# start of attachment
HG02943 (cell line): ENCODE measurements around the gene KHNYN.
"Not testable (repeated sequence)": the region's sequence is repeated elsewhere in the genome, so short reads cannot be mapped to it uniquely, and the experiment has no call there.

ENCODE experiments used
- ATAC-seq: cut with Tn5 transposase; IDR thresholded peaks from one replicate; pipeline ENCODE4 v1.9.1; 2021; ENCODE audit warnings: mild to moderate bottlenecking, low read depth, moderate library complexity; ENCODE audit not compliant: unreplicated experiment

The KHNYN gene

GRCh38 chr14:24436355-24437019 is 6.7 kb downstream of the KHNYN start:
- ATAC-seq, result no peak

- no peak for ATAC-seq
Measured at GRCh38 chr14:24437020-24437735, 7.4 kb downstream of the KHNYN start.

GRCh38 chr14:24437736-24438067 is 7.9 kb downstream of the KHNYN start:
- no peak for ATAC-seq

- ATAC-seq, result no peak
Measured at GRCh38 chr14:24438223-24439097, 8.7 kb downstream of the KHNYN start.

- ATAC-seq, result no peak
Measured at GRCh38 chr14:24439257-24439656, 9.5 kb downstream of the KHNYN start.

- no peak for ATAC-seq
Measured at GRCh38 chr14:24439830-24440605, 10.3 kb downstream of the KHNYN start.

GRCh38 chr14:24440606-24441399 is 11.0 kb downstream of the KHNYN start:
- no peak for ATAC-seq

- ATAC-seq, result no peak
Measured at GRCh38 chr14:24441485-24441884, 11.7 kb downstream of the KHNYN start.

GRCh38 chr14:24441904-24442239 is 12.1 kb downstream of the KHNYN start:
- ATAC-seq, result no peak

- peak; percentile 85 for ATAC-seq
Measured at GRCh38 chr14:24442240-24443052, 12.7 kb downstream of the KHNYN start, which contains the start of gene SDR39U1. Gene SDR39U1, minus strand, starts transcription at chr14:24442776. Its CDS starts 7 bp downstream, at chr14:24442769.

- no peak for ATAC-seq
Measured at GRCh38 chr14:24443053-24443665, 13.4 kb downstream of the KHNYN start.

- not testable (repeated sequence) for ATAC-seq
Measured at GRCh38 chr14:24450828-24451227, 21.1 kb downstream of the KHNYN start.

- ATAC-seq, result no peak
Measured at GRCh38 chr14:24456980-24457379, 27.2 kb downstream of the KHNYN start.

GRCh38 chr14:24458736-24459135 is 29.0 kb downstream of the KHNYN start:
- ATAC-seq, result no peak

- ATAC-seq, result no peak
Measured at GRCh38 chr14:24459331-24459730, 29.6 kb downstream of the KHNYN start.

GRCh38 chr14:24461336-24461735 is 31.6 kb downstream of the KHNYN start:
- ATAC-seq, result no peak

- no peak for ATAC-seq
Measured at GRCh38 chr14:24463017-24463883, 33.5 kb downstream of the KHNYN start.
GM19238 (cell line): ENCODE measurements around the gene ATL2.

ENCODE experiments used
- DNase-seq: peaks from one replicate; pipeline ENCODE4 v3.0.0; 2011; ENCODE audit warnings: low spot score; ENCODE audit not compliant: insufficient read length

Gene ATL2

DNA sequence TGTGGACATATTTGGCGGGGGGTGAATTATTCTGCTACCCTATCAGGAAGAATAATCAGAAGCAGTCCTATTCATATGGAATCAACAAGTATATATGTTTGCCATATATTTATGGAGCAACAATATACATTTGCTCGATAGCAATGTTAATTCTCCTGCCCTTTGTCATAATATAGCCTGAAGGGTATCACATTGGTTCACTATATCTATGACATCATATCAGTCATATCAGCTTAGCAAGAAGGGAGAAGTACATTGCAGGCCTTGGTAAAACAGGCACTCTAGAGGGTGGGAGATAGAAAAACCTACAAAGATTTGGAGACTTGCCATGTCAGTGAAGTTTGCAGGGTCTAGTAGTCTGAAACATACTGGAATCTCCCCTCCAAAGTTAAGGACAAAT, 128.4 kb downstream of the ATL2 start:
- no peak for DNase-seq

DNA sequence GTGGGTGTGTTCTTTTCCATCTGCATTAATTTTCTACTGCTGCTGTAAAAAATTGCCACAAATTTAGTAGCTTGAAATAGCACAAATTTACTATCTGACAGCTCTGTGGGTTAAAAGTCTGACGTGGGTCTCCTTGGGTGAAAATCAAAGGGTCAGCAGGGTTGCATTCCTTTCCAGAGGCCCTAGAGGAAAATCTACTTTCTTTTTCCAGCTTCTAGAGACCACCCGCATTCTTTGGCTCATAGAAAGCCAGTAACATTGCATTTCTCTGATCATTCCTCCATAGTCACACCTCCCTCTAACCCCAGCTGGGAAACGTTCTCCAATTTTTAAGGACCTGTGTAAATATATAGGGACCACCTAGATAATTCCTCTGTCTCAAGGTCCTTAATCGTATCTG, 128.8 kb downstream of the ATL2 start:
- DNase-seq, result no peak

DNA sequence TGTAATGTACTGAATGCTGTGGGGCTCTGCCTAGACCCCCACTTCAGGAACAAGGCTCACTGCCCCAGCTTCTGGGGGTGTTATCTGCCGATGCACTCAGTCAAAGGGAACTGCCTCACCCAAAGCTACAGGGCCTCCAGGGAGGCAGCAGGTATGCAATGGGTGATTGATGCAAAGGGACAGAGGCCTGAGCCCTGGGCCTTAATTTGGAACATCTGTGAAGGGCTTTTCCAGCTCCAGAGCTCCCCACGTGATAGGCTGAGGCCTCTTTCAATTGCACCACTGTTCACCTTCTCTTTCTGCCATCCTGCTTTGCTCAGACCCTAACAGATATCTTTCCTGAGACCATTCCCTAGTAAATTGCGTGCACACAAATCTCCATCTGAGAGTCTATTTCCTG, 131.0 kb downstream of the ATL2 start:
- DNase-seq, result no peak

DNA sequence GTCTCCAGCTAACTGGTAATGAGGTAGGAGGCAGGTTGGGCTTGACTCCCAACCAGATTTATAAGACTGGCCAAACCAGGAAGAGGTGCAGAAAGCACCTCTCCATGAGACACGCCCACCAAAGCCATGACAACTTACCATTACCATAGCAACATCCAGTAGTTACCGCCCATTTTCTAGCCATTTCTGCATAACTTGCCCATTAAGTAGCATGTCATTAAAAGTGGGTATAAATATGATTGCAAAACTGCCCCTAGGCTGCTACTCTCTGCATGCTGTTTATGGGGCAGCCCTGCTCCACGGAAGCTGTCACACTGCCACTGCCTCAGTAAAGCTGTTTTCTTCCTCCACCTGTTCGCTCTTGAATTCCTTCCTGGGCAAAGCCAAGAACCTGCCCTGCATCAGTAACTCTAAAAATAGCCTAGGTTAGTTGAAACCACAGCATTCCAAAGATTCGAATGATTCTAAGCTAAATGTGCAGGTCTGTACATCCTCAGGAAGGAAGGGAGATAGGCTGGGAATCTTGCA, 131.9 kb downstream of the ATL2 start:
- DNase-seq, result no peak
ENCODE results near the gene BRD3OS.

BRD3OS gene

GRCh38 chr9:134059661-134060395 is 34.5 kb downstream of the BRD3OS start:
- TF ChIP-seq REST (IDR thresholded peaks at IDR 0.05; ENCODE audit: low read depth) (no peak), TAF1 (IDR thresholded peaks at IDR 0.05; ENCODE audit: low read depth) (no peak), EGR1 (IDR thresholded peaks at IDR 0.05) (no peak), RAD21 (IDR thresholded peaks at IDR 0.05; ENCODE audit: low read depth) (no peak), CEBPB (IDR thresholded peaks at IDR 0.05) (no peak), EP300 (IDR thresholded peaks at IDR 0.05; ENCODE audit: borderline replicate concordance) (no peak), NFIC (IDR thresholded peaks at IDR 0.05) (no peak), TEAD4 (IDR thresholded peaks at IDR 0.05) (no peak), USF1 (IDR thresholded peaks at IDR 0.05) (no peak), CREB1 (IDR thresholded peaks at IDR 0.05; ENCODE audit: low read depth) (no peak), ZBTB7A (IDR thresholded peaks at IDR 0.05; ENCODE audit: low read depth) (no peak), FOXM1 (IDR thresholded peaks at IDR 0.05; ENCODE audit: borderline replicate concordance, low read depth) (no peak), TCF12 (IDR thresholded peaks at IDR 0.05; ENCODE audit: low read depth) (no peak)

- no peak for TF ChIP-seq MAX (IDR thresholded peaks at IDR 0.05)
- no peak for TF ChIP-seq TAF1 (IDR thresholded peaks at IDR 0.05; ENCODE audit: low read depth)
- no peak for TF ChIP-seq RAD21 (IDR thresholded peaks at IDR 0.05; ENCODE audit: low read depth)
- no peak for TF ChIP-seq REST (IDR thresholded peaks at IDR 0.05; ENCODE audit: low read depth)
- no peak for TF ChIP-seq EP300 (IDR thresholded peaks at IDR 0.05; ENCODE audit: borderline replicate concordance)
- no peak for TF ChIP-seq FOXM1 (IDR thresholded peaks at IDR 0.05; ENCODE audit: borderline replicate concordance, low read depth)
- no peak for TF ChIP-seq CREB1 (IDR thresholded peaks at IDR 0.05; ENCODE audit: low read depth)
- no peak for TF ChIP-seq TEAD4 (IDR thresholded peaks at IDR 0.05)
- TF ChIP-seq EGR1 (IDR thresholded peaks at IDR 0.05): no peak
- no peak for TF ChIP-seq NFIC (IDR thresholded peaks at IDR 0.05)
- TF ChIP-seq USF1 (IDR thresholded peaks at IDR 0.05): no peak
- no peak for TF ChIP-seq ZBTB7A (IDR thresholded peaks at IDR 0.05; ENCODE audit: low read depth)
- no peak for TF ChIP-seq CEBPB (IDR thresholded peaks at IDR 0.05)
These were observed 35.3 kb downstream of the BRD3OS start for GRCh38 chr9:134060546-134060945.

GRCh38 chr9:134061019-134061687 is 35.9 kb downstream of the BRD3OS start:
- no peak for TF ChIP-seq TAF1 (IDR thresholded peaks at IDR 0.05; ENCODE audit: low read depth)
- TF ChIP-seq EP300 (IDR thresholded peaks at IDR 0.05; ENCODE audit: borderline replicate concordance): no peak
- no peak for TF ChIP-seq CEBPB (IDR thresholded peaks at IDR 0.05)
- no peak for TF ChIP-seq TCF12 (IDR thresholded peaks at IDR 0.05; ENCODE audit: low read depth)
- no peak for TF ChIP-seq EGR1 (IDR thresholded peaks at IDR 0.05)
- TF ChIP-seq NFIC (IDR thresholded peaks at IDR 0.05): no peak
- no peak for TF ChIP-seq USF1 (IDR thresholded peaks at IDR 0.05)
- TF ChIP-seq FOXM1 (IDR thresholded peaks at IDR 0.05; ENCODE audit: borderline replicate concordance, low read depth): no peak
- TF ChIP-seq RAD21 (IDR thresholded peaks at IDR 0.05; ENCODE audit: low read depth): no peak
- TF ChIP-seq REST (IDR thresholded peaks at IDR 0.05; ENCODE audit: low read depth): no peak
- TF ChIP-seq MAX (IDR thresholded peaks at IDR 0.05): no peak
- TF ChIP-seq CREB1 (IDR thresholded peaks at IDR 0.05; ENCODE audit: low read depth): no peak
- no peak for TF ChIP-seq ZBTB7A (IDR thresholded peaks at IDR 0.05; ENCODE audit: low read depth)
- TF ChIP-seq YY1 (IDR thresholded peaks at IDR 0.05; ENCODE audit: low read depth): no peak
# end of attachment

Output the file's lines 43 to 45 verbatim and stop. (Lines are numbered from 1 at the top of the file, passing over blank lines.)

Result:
Gene ATL2

DNA sequence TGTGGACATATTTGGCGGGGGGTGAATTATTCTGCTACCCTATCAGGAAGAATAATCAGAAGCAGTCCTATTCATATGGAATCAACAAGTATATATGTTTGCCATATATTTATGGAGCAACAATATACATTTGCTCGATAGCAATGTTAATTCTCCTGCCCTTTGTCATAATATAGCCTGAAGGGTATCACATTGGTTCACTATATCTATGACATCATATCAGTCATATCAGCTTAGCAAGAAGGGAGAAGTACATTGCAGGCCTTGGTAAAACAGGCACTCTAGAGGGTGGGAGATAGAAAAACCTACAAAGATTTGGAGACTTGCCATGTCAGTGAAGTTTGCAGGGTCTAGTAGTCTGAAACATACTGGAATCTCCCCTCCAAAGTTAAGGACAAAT, 128.4 kb downstream of the ATL2 start:
- no peak for DNase-seq